The Omaha Public Power District set a record for electric usage last week when temperatures exceeded triple digits.
At about 6 p.m. Tuesday, Aug. 2, the utility reached a peak usage of 2,540 megawatts, based on preliminary figures. The high that day reached 101 degrees in Omaha and peaked at similar levels across the utility's 13-county service territory.
Jodi Baker, spokeswoman for the utility, said peak usage typically occurs between 5 p.m. and 7 p.m. This is when outside temperatures are their highest and air conditioners go into overdrive in response to temperatures and families lowering thermostats as they arrive home.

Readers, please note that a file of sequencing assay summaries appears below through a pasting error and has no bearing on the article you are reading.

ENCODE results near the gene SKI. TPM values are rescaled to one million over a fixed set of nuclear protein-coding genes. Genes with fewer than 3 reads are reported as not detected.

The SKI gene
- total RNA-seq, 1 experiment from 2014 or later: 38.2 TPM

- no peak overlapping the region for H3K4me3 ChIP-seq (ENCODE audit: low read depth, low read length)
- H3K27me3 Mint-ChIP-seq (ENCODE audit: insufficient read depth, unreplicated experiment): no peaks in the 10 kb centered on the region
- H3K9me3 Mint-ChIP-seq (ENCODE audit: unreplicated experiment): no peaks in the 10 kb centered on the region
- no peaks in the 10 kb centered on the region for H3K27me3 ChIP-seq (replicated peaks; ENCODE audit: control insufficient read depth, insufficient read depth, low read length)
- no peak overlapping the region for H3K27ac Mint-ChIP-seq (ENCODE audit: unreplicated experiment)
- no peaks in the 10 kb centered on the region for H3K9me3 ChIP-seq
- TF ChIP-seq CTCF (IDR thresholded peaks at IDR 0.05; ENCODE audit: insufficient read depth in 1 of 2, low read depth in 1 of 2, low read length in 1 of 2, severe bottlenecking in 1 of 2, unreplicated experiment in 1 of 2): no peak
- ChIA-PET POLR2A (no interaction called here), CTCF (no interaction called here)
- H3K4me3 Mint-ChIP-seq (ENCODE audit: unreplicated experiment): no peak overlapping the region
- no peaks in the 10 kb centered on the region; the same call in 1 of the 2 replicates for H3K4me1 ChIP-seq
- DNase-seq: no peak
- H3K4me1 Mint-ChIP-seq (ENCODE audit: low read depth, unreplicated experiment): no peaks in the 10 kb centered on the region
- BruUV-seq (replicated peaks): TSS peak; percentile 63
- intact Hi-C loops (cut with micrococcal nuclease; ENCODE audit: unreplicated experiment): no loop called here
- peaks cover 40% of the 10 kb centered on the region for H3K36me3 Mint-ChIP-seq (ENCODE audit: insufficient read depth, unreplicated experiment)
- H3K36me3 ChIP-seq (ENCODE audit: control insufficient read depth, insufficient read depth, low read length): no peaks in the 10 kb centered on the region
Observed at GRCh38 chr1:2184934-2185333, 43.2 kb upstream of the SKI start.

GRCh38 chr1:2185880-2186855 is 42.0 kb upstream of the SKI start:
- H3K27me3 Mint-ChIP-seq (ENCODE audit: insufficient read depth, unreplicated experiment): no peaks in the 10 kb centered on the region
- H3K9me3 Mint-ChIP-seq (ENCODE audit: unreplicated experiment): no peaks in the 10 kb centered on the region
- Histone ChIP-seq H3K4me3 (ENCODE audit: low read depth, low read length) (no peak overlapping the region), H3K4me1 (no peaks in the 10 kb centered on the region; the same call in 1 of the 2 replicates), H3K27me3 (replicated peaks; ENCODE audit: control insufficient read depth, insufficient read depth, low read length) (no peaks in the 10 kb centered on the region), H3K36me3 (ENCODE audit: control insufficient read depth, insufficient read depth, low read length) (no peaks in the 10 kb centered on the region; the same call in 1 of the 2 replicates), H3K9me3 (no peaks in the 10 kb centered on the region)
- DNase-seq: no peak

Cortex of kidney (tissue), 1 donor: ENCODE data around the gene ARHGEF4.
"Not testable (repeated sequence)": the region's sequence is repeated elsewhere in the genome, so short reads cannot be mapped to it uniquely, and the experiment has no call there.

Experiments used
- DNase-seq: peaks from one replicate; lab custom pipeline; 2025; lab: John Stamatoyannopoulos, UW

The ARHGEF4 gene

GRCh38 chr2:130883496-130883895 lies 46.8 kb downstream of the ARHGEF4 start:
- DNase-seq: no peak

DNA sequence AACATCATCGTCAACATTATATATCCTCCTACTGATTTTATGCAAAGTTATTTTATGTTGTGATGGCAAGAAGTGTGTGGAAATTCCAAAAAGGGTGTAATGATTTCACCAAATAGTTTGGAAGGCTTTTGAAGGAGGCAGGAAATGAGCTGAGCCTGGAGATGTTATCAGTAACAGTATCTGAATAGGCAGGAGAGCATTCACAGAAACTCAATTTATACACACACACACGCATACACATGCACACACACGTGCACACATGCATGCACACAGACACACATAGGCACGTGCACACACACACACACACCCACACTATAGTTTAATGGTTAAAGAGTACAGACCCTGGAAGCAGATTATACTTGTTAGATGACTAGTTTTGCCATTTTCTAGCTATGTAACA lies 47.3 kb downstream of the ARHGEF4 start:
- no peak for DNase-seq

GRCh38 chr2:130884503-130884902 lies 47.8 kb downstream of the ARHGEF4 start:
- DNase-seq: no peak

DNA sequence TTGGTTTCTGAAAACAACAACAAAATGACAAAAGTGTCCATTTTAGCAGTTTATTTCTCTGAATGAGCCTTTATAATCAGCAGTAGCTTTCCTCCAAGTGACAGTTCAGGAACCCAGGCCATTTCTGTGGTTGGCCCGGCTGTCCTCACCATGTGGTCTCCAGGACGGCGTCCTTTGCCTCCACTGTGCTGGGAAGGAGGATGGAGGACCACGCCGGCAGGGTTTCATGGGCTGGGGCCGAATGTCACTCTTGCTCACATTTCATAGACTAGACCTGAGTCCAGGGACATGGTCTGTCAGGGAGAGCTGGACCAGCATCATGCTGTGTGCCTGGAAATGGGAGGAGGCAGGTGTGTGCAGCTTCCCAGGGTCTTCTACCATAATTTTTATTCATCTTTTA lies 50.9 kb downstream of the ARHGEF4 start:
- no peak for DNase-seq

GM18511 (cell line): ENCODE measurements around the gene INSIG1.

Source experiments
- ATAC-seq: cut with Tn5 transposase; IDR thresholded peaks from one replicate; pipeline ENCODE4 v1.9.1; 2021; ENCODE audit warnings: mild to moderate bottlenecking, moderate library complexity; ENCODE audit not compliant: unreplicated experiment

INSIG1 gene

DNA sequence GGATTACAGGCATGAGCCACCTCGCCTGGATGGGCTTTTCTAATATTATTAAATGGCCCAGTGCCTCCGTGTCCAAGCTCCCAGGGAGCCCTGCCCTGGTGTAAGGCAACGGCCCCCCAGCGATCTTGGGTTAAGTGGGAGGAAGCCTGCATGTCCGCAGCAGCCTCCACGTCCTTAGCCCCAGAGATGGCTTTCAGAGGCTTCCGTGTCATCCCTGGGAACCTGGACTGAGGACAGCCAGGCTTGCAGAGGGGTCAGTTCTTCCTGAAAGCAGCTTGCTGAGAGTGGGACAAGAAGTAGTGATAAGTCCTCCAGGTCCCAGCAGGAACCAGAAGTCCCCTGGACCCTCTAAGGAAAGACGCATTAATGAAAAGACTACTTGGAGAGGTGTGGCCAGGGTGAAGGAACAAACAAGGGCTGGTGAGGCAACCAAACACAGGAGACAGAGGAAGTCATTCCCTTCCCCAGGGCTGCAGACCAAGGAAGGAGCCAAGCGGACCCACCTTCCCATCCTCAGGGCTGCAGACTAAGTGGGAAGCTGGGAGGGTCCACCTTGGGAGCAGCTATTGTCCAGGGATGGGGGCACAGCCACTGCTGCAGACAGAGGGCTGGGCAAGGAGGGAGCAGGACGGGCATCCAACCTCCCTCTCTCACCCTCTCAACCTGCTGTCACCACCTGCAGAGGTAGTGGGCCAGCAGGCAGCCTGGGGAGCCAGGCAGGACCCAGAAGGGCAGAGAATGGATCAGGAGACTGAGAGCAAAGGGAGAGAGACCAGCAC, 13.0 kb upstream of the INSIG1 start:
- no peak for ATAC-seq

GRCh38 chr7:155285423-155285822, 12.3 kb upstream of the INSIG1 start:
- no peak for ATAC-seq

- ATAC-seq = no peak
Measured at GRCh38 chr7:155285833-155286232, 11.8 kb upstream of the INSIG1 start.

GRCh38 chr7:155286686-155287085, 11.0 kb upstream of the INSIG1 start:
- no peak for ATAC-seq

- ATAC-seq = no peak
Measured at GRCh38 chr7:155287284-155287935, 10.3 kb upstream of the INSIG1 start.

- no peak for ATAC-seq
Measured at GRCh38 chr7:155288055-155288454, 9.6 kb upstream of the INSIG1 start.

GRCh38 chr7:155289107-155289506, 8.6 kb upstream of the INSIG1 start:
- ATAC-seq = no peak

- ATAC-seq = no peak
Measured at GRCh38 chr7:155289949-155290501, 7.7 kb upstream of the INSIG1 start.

The utility's previous peak was 2,499.9 megawatts set on July 29, 2021. Before last year, the previous peak occurred 10 years earlier in 2011 at 2468.3 megawatts.
Even though demand has reached record levels, OPPD anticipates being able to meet electrical demand this summer, Baker said. Likewise, the Southwest Power Pool, the regional entity that manages the electrical grid across 17 states, has said it anticipates being able to meet demand.
OPPD has incentives in place for customers to voluntarily lower demand during particularly hot weather. Major industrial customers and some residential customers participate in programs with OPPD to cut back use. Residents can receive an annual $20 bill credit for allowing OPPD to remotely cycle their air conditioner on and off.